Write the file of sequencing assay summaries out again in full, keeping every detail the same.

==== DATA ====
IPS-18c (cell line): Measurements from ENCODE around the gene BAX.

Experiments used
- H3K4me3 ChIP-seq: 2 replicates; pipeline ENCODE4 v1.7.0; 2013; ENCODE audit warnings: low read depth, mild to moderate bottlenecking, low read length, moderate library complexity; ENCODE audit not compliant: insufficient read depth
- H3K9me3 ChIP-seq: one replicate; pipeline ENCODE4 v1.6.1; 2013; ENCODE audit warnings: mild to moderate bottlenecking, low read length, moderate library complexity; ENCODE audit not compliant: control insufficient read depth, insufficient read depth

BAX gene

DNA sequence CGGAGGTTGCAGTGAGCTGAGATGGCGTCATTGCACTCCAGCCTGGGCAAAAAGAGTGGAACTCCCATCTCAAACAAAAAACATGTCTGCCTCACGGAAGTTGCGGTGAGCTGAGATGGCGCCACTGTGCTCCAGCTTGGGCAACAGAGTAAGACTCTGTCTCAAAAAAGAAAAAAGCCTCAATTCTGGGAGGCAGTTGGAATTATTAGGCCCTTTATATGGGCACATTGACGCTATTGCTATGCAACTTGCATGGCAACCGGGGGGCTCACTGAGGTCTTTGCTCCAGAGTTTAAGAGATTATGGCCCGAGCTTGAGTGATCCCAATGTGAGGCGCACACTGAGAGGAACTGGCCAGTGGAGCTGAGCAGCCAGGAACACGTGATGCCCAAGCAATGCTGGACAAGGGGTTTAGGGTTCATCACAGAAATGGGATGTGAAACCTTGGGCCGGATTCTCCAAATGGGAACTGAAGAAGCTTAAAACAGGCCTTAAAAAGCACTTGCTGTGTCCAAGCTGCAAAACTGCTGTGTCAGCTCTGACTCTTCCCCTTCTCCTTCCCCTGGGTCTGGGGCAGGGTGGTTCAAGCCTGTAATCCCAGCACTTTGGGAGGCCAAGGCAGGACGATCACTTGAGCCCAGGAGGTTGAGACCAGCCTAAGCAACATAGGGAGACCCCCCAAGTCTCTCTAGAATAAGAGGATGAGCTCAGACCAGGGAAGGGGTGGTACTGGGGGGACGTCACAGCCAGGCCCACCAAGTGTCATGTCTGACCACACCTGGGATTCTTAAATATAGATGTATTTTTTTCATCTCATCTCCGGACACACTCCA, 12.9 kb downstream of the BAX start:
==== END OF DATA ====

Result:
IPS-18c (cell line): Measurements from ENCODE around the gene BAX.

Experiments used
- H3K4me3 ChIP-seq: 2 replicates; pipeline ENCODE4 v1.7.0; 2013; ENCODE audit warnings: low read depth, mild to moderate bottlenecking, low read length, moderate library complexity; ENCODE audit not compliant: insufficient read depth
- H3K9me3 ChIP-seq: one replicate; pipeline ENCODE4 v1.6.1; 2013; ENCODE audit warnings: mild to moderate bottlenecking, low read length, moderate library complexity; ENCODE audit not compliant: control insufficient read depth, insufficient read depth

BAX gene

DNA sequence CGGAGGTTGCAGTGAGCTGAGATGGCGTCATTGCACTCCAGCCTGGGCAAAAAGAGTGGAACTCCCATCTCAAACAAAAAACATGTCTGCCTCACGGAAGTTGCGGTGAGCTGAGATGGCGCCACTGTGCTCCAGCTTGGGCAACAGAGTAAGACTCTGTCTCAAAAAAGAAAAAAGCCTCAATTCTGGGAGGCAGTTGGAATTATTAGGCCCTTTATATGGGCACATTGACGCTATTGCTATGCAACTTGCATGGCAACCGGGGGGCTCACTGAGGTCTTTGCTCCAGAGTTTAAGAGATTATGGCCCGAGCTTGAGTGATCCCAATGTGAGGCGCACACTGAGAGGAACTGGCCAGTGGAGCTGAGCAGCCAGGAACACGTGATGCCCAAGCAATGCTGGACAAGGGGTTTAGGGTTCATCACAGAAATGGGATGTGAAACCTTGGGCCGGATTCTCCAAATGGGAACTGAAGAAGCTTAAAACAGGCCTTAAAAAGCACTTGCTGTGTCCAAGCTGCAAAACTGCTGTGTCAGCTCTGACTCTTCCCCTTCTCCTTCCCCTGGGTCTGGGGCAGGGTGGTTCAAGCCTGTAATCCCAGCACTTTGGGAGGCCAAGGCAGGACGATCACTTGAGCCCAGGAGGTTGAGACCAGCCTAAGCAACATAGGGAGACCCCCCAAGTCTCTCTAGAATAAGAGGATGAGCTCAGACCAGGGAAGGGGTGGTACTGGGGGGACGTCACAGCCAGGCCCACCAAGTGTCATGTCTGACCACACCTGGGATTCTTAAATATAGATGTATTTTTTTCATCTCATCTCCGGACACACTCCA, 12.9 kb downstream of the BAX start: